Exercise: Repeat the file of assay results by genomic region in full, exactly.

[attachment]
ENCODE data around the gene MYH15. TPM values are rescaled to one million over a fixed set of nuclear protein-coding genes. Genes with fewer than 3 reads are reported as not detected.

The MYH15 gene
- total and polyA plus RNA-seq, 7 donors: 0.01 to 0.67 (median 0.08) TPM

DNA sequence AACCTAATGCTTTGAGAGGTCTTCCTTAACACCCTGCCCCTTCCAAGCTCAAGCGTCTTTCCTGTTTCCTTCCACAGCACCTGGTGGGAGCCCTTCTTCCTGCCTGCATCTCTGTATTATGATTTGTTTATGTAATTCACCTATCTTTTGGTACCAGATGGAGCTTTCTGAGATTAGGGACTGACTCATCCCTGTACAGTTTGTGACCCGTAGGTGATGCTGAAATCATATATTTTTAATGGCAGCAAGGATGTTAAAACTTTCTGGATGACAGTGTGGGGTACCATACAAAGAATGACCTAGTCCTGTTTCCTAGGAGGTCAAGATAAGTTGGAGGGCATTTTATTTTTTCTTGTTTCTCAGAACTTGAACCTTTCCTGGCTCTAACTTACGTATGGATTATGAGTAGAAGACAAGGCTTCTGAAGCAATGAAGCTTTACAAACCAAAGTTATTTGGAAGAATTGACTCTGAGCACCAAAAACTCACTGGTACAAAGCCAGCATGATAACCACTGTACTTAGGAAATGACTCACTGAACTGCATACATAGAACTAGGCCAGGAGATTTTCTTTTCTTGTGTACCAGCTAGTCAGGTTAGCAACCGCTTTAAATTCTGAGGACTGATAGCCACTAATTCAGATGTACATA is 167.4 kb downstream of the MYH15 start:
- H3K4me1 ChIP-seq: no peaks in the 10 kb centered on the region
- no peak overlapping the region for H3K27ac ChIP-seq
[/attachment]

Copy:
ENCODE data around the gene MYH15. TPM values are rescaled to one million over a fixed set of nuclear protein-coding genes. Genes with fewer than 3 reads are reported as not detected.

The MYH15 gene
- total and polyA plus RNA-seq, 7 donors: 0.01 to 0.67 (median 0.08) TPM

DNA sequence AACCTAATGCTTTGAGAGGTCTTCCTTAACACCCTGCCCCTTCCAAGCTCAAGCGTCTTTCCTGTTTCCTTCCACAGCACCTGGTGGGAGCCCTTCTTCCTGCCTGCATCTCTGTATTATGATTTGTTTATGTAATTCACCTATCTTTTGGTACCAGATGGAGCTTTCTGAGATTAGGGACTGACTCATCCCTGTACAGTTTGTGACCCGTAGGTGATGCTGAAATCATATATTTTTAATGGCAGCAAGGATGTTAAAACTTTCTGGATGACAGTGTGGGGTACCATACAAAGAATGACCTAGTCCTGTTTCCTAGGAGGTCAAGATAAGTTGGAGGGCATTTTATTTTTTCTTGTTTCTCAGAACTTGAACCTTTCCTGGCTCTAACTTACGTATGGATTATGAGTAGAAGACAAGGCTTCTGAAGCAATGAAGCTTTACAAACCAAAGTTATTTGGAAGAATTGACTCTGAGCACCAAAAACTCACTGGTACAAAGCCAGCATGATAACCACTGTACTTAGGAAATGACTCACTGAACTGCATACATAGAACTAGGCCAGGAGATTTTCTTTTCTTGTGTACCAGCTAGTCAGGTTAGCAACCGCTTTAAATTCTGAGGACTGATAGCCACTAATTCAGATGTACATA is 167.4 kb downstream of the MYH15 start:
- H3K4me1 ChIP-seq: no peaks in the 10 kb centered on the region
- no peak overlapping the region for H3K27ac ChIP-seq